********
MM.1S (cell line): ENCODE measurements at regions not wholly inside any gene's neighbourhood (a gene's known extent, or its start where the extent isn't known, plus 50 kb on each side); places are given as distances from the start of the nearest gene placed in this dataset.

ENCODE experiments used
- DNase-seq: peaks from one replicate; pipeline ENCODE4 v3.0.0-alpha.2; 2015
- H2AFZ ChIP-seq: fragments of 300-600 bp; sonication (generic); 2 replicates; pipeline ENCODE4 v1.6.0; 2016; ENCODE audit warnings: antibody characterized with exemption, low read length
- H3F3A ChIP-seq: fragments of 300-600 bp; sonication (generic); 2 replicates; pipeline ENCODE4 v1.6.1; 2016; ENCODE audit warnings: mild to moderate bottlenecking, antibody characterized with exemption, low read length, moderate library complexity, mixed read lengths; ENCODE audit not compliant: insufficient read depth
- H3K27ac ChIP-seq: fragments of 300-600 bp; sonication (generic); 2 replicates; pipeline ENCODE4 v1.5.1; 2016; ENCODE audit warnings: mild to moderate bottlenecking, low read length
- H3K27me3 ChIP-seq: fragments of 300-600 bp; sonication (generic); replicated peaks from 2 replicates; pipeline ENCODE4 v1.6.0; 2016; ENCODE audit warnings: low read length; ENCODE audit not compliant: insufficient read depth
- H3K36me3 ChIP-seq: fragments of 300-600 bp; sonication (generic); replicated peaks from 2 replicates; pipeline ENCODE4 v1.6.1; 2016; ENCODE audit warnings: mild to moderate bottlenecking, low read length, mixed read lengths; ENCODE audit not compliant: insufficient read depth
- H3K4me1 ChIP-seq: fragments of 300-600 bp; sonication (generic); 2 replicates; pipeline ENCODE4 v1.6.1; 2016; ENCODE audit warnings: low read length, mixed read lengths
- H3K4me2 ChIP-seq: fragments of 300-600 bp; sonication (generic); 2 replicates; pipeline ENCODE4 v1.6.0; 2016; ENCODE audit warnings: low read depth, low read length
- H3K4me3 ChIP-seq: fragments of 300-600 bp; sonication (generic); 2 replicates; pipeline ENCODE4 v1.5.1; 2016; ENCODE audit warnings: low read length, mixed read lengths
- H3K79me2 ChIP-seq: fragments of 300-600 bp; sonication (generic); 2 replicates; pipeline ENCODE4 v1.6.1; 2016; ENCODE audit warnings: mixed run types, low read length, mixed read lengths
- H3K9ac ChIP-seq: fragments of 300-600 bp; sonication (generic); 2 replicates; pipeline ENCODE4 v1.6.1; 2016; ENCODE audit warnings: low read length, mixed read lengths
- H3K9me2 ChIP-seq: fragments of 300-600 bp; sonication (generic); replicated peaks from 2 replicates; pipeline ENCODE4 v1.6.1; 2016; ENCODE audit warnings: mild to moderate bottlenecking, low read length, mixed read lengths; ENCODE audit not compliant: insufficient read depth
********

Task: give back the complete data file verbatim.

MM.1S (cell line): ENCODE measurements at regions not wholly inside any gene's neighbourhood (a gene's known extent, or its start where the extent isn't known, plus 50 kb on each side); places are given as distances from the start of the nearest gene placed in this dataset.

ENCODE experiments used
- DNase-seq: peaks from one replicate; pipeline ENCODE4 v3.0.0-alpha.2; 2015
- H2AFZ ChIP-seq: fragments of 300-600 bp; sonication (generic); 2 replicates; pipeline ENCODE4 v1.6.0; 2016; ENCODE audit warnings: antibody characterized with exemption, low read length
- H3F3A ChIP-seq: fragments of 300-600 bp; sonication (generic); 2 replicates; pipeline ENCODE4 v1.6.1; 2016; ENCODE audit warnings: mild to moderate bottlenecking, antibody characterized with exemption, low read length, moderate library complexity, mixed read lengths; ENCODE audit not compliant: insufficient read depth
- H3K27ac ChIP-seq: fragments of 300-600 bp; sonication (generic); 2 replicates; pipeline ENCODE4 v1.5.1; 2016; ENCODE audit warnings: mild to moderate bottlenecking, low read length
- H3K27me3 ChIP-seq: fragments of 300-600 bp; sonication (generic); replicated peaks from 2 replicates; pipeline ENCODE4 v1.6.0; 2016; ENCODE audit warnings: low read length; ENCODE audit not compliant: insufficient read depth
- H3K36me3 ChIP-seq: fragments of 300-600 bp; sonication (generic); replicated peaks from 2 replicates; pipeline ENCODE4 v1.6.1; 2016; ENCODE audit warnings: mild to moderate bottlenecking, low read length, mixed read lengths; ENCODE audit not compliant: insufficient read depth
- H3K4me1 ChIP-seq: fragments of 300-600 bp; sonication (generic); 2 replicates; pipeline ENCODE4 v1.6.1; 2016; ENCODE audit warnings: low read length, mixed read lengths
- H3K4me2 ChIP-seq: fragments of 300-600 bp; sonication (generic); 2 replicates; pipeline ENCODE4 v1.6.0; 2016; ENCODE audit warnings: low read depth, low read length
- H3K4me3 ChIP-seq: fragments of 300-600 bp; sonication (generic); 2 replicates; pipeline ENCODE4 v1.5.1; 2016; ENCODE audit warnings: low read length, mixed read lengths
- H3K79me2 ChIP-seq: fragments of 300-600 bp; sonication (generic); 2 replicates; pipeline ENCODE4 v1.6.1; 2016; ENCODE audit warnings: mixed run types, low read length, mixed read lengths
- H3K9ac ChIP-seq: fragments of 300-600 bp; sonication (generic); 2 replicates; pipeline ENCODE4 v1.6.1; 2016; ENCODE audit warnings: low read length, mixed read lengths
- H3K9me2 ChIP-seq: fragments of 300-600 bp; sonication (generic); replicated peaks from 2 replicates; pipeline ENCODE4 v1.6.1; 2016; ENCODE audit warnings: mild to moderate bottlenecking, low read length, mixed read lengths; ENCODE audit not compliant: insufficient read depth